In the naturopathic tradition, in some instances, pain and disease may be the result of such factors as inadequate diet, improper care of the body (sedentary lifestyle), and other lifestyle overindulgences and excesses. This is based on the concept that an organism is more likely to be healthier than one that is deprived in some fashion. A healthier organism also will be able to resist disease and pain better even if both come from external causes. In addition, the early naturopathic doctors prescribed fresh air, sunshine, proper diet, exercise, "scientific relaxation,'' (i.e., an early form of Western meditation designed to relax the mind), constructive thinking, and a positive mental attitude, with prayer and meditation to create a sound mind in a sound body. These extremely simplistic recommendations provide the basic framework for health; but striving for health when one has poor lifestyle habits is self-defeating at best. Thus, people need additional treatment using botanical medicines, nutraceuticals, or pharmaceuticals until a better state of health can be achieved. The technique of pain control with natural medicines involves identifying, treating, and, if possible, removing the source of the discomfort. In addition, when treatment is focused this way, ideally, a patient can avoid the addictive perils of pharmaceutical pain medicines as well as their sometimes strong and toxic side effects.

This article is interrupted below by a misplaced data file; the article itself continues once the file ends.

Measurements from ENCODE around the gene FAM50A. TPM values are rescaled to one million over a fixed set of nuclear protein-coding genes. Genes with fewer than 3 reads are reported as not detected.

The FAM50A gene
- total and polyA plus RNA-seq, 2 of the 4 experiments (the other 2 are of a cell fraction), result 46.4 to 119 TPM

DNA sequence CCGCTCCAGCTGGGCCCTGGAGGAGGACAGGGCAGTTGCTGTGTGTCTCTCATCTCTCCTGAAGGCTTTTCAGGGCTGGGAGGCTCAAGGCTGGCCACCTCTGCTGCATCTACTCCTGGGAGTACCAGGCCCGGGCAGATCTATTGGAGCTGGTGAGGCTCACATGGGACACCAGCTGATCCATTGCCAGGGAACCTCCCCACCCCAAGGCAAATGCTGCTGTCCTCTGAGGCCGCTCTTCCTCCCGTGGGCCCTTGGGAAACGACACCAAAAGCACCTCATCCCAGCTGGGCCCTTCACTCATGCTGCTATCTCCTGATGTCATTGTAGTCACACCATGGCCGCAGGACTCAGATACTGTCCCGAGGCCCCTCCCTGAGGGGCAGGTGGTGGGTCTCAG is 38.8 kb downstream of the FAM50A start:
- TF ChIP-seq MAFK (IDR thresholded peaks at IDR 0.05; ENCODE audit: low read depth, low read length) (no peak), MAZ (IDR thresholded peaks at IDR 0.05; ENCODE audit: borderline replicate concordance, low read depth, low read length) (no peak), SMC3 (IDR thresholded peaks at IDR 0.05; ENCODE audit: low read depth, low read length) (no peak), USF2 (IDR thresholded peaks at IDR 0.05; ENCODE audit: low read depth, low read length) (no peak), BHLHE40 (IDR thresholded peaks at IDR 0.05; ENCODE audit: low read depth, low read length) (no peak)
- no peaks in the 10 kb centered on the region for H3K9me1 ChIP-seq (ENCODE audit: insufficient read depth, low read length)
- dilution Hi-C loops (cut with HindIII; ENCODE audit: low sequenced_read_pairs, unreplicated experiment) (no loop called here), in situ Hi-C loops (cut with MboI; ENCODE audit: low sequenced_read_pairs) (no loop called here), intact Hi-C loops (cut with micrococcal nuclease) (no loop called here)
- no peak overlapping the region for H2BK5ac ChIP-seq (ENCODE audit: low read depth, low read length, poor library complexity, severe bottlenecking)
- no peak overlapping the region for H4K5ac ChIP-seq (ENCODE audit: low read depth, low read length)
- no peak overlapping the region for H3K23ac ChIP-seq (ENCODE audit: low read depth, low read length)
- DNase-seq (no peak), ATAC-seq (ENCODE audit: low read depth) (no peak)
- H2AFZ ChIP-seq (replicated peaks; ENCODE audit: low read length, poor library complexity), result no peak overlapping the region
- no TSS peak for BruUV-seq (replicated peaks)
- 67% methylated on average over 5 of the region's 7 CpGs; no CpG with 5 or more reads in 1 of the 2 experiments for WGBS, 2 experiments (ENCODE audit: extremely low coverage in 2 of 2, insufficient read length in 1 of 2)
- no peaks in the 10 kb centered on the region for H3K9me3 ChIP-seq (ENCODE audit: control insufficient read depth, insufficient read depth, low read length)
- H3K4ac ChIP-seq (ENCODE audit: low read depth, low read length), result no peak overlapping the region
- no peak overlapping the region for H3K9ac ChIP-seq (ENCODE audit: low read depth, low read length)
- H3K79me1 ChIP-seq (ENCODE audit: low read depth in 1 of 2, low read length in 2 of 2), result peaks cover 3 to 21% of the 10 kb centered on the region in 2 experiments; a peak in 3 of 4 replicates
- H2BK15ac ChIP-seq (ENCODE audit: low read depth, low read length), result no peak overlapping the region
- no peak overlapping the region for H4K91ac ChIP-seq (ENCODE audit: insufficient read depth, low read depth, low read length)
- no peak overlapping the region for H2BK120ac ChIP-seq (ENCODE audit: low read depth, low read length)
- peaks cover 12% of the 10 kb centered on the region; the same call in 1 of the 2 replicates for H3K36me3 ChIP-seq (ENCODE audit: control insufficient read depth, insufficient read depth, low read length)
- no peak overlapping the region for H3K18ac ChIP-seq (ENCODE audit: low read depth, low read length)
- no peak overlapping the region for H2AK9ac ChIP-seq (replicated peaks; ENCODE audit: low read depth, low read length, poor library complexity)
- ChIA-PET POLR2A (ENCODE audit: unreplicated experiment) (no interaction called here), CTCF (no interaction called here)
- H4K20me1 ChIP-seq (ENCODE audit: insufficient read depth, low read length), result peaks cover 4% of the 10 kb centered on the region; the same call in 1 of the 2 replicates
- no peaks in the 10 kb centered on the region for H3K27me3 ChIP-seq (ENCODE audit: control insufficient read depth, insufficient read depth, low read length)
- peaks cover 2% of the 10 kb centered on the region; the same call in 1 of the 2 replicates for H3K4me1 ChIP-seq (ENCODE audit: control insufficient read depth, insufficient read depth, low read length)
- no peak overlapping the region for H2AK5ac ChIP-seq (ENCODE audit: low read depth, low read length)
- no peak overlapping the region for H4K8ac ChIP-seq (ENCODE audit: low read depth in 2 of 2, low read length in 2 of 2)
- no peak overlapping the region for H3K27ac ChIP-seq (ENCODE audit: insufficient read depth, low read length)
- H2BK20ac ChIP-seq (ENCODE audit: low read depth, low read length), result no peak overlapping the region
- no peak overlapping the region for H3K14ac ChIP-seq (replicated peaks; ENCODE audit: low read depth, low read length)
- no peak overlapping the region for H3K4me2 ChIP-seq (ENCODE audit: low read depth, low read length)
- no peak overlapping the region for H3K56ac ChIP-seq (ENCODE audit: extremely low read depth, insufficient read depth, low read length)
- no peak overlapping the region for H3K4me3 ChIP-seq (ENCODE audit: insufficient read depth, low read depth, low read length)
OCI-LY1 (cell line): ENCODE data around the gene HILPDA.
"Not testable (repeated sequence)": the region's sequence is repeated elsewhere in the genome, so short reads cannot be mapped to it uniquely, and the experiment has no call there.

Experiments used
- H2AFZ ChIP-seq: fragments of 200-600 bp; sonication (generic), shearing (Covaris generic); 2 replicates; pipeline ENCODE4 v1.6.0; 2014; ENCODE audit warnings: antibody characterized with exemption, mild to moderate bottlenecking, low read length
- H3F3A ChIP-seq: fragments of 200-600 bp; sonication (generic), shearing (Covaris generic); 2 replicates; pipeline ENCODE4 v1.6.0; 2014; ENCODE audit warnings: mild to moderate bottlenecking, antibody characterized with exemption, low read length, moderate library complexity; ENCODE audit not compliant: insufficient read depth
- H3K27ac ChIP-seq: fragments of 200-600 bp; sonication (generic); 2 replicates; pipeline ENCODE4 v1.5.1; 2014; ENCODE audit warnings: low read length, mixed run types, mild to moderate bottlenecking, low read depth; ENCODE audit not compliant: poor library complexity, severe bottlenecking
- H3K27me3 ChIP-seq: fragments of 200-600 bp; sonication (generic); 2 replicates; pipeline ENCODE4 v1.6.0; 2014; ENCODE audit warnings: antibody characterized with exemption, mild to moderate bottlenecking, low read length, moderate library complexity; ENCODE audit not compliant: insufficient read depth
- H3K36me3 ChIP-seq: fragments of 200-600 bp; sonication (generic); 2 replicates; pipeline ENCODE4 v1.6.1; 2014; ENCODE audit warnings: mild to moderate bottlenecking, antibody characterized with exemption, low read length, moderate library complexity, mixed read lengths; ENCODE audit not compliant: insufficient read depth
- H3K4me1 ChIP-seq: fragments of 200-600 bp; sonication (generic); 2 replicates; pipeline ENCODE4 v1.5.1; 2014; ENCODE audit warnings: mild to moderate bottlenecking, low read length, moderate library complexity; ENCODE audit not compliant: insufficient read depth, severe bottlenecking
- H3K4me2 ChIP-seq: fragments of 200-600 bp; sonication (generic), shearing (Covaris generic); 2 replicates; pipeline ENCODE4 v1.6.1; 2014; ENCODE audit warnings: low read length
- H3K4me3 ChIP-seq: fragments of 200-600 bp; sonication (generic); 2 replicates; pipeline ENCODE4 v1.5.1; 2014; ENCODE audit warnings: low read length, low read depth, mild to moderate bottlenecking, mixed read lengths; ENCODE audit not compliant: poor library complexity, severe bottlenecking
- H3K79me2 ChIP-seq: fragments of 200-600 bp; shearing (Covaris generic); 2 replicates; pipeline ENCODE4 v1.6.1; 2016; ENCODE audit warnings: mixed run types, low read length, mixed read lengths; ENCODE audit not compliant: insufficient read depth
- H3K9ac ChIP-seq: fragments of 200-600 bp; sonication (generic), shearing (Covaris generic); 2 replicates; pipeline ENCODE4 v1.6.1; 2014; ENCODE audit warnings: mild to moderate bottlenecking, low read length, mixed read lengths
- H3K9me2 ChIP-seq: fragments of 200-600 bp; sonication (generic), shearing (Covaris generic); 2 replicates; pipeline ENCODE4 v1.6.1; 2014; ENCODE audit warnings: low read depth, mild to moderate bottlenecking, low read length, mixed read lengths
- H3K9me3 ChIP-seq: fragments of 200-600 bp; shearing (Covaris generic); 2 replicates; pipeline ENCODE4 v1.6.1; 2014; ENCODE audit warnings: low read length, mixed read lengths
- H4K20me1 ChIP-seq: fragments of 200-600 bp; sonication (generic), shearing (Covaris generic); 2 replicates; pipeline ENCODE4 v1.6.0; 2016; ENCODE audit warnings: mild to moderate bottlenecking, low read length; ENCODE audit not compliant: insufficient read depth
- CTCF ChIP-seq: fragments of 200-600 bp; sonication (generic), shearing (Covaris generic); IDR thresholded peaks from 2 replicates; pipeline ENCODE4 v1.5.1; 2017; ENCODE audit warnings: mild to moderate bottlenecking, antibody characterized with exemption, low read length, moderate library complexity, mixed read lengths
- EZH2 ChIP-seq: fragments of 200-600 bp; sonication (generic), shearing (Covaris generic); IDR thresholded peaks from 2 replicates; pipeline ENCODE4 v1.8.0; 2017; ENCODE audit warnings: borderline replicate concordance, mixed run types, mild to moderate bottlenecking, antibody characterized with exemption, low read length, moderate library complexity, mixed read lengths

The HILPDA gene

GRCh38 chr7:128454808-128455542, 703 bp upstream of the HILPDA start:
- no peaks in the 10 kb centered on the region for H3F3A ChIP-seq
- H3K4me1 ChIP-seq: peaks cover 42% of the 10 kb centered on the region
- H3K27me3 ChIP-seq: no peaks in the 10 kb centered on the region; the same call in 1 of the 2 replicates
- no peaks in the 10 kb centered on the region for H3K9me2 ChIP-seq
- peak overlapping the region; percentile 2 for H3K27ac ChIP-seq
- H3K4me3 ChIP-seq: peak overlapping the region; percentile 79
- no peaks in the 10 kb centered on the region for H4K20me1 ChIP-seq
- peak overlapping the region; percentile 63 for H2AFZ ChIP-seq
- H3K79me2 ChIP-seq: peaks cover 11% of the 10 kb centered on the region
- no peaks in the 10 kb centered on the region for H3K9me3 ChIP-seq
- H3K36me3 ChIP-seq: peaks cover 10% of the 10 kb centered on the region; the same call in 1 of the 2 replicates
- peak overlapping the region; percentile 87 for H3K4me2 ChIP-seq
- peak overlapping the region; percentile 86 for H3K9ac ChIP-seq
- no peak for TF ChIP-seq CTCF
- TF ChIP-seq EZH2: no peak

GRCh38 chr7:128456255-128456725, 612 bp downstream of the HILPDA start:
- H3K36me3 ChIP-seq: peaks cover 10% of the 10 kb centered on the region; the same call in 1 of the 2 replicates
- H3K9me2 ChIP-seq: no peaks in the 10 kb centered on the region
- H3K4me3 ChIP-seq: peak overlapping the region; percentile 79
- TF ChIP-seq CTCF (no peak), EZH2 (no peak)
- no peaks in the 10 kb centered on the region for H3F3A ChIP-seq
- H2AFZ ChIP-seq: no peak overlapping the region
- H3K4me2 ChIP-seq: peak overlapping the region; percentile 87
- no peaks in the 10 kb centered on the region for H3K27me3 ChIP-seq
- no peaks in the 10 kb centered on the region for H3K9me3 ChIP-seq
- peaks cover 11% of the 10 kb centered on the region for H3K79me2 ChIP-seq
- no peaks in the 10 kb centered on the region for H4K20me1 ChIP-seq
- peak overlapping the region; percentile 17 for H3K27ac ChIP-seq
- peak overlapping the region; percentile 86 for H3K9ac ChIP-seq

Most importantly, from the perspective of removing the cause, physicians perhaps do their greatest service by altering the course of a person's health away from a protracted period of pain and concomitant disability. The first intervention involves setting a course for healing the tissues that are the source of the pain. Removing dietary perils that prevent the body from being in its optimum state of health includes limiting refined carbohydrates and optimizing protein, micronutrient, and fatty-acid intakes. Excess carbohydrate intake exerts a negative effect on insulin metabolism, provoking weight gain and the inflammatory cascade. Insufficient protein intake, at levels less than 30% of the recommended daily allowance (0.8 g of protein per kg of body weight per day), may limit repair and regeneration. An excess of foods that contain arachidonic acid, a long-chain omega-6 fatty acid, is a known promoter of inflammation, cancer, autoimmune conditions, and circulatory compromise.1 Protein synthesis is compromised by a number of conditions, and protein-energy malnutrition is associated with impaired muscle function, immune dysfunction, decreased bone mass, impaired cognitive function, delayed wound healing (even wounds caused by surgical interventions), and increased morbidity.2 Medical conditions, including gastrointestinal (GI) disease, malabsorption syndromes, and chronic and acute infections, can lead to micronutrient deficiencies as well as increased protein and energy requirements. Patients with chronic pain often use prescription medicines heavily, which can, in turn, compound nutrient malabsorption, GI conditions, and loss of appetite.
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